highlander6022 | Mar 16, 2016 |
Interesting and worth reading. The author seems very credible and is a Washington Post reporter on the Middle East, national security, intelligence, etc. I often wondered how the author got so many details from super secretive groups (CIA, al-Qaeda, etc) or people who are now dead. This is a surprisingly complete story for such a recent and secret event. This isn't a fast-paced, sexy spy thriller. This is about people (on both sides) trying to figure out how to claim slow progress on the uncertain, dark, and tense battlefield of terrorism. The whole time their minds are also on their careers, their families, and the risks.

I think I would have preferred if the author hadn't given away the end of the story in the title and in the first chapter. Spy stories can be fun because of mystery and misdirection, but the author didn't really play with this or keep me guessing much. The end of the book seemed like a tribute to the Americans, which is probably appropriate but not very interesting reading to me.

I sort of wish I understood the motives of the bad guys better. The book didn't explain the attraction or justification for terrorism in the minds of its characters who were doctors or scholars, and I couldn't understand how they could get to that point. Maybe explaining Islamic or political rational for terrorism is a hot potato, and maybe that's a whole different book, but I felt like I didn't understand anyone's motivation.

I also didn't get a flavor for whether the overall work against terrorism was constructive or impossible. Is it a war that can ever be won by American or its allies? Maybe the author doesn't really know. Maybe none of us do. In the end it struck me that killing Americans was revenge for fallen terrorist comrades, and then killing bin Laden was revenge for fallen American comrades. ( )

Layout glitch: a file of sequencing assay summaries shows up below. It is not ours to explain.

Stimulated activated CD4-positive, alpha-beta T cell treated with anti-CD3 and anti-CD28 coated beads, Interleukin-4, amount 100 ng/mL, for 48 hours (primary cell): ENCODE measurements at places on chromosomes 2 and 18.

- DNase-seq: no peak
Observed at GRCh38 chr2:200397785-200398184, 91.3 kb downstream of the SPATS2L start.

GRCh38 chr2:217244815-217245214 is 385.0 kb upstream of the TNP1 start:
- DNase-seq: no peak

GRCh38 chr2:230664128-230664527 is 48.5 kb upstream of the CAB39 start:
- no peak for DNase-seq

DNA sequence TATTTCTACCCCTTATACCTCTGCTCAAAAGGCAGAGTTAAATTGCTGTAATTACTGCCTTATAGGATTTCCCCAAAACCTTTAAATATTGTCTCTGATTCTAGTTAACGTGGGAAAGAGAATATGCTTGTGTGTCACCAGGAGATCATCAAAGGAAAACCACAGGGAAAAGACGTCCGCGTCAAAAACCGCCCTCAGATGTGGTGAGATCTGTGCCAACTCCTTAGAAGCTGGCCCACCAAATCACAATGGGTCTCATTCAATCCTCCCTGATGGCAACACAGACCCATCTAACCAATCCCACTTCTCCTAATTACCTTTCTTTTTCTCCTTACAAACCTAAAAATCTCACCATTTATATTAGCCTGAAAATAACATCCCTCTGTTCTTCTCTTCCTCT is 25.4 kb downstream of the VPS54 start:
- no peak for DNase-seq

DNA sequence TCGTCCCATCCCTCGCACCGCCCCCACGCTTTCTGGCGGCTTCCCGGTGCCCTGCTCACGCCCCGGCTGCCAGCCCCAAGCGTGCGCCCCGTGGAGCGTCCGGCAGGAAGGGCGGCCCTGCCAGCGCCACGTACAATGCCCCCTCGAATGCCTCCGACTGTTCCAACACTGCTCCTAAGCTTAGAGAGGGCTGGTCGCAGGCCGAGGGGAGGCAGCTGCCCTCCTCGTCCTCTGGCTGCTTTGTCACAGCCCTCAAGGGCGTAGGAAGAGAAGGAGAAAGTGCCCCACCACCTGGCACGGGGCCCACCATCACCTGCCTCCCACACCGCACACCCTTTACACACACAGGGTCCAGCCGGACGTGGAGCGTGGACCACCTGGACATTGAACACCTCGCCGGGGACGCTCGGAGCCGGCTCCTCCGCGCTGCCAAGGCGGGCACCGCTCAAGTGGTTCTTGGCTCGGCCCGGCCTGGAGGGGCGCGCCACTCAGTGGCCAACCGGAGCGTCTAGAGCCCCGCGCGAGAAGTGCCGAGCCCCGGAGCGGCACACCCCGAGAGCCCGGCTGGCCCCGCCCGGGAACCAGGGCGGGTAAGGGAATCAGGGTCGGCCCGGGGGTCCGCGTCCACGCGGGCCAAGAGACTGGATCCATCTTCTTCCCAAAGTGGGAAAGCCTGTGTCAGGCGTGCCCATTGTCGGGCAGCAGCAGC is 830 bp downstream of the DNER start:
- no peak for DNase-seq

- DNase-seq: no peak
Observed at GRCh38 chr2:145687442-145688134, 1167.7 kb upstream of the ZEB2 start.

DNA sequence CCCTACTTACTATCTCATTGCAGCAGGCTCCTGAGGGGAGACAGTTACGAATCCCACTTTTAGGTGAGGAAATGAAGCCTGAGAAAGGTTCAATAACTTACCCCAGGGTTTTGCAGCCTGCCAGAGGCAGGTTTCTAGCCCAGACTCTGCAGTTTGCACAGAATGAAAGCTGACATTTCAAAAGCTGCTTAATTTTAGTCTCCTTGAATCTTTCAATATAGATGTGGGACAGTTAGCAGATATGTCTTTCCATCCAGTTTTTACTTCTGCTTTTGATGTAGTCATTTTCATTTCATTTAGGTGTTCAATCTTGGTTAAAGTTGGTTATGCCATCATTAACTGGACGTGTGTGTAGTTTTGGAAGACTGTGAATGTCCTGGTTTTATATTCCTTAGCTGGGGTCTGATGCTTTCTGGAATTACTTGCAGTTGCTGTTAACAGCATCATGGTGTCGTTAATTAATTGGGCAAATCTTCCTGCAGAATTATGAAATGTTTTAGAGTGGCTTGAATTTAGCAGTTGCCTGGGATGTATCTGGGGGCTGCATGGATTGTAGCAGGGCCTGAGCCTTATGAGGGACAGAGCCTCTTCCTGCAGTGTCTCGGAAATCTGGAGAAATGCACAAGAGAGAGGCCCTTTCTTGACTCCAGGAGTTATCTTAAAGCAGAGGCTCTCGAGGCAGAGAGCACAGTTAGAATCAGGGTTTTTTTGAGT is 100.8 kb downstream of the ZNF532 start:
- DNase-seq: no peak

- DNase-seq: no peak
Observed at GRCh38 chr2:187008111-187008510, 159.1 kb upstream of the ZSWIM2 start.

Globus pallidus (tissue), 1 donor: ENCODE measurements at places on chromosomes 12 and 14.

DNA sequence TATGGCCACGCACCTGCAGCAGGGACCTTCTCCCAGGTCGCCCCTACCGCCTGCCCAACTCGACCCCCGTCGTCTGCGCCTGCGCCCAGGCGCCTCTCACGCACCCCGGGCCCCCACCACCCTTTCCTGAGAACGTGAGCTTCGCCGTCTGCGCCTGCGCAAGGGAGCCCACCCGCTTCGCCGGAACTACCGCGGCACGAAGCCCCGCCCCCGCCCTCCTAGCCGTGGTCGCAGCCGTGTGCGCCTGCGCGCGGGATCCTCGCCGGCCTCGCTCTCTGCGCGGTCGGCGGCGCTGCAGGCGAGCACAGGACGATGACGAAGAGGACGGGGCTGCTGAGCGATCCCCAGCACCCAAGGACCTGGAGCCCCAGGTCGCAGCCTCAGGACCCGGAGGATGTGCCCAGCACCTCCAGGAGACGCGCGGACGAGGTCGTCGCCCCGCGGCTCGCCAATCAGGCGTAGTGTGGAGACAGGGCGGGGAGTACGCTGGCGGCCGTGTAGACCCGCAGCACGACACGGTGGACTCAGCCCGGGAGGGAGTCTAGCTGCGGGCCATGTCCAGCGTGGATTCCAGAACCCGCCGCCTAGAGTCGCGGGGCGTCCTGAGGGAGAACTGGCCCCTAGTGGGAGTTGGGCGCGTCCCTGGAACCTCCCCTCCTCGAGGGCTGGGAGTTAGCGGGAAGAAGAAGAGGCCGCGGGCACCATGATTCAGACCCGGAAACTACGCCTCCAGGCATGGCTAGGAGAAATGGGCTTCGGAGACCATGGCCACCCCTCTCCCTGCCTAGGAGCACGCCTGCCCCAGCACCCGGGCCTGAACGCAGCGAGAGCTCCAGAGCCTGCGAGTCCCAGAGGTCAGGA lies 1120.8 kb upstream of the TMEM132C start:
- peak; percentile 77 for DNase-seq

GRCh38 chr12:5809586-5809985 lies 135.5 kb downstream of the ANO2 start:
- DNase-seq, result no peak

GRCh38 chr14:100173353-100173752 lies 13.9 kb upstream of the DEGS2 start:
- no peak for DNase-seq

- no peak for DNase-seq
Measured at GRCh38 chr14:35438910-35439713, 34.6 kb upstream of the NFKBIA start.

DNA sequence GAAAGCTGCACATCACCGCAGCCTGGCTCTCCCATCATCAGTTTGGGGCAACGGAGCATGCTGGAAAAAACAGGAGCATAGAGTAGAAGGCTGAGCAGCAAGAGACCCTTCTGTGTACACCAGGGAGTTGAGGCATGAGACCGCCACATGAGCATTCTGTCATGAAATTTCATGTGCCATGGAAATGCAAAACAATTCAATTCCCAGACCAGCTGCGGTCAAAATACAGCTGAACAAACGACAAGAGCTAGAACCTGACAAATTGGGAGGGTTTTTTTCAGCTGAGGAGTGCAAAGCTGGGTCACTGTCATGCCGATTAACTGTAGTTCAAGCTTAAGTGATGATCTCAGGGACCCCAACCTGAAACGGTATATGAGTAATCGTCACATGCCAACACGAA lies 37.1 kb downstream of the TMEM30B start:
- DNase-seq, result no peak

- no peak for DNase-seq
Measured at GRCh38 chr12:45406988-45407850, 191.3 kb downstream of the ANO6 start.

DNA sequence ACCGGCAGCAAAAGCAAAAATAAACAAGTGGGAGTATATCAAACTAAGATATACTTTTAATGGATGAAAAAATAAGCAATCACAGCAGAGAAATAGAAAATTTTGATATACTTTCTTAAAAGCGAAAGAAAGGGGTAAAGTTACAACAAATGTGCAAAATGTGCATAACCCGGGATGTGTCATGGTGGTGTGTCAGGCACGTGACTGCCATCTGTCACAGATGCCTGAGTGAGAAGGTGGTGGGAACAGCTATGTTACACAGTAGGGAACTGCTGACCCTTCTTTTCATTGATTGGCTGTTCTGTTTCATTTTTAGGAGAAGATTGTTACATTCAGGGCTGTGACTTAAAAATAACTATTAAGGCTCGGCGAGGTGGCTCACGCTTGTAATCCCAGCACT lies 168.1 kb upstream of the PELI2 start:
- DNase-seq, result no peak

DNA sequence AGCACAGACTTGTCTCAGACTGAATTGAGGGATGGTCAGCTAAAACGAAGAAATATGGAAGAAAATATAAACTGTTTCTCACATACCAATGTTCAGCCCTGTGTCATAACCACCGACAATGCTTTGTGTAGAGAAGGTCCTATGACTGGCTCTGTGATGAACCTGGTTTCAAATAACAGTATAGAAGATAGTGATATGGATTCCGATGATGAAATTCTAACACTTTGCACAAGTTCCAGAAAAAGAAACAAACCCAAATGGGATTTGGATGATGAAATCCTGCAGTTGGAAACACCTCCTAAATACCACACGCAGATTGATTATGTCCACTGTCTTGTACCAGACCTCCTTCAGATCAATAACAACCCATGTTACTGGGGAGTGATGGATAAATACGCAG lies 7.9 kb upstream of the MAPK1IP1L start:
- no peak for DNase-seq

richjj | Jan 27, 2016 |
This was an interesting look at the Black Water tragedy. It gave a solid picture of the lives sacrificed in an attempt to take out #3 on the CIA most wanted list but was pithy. ( )
  Jen.ODriscoll.Lemon | Jan 23, 2016 |
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This work is a narrative account of the mysterious Jordanian who penetrated both the inner circle of al-Qaeda and the highest reaches of the CIA, with a devastating impact on the war on terror. In December 2009, a group of the CIA's top terrorist hunters gathered at a secret base in Khost, Afghanistan, to greet a rising superspy: Humam Khalil al-Balawi, a Jordanian double agent who infiltrated the upper ranks of al-Qaeda. For months, he had sent shocking revelations from inside the terrorist network and now promised to help the CIA assassinate Osama bin Laden's top deputy. Instead, as he stepped from his car, he detonated a thirty-pound bomb strapped to his chest, instantly killing seven CIA operatives, the agency's worst loss of life in decades. In this book the author, a reporter, takes us deep inside the CIA's secret war against al-Qaeda, a war that pits robotic planes and laser guided missiles against a cunning enemy intent on unleashing carnage in American cities. Flitting precariously between the two sides was Balawi, a young man with extraordinary gifts who managed to win the confidence of hardened terrorists as well as veteran spymasters. With his breathtaking accounts from inside al-Qaeda's lair, Balawi appeared poised to become America's greatest double agent in half a century, but he was not at all what he seemed. Combining the powerful momentum of Black Hawk Down with the institutional insight of Jane Mayer's The Dark Side, the author takes the readers on a harrowing journey from the slums of Amman to the inner chambers of the White House in an untold true story of miscalculation, deception, and revenge.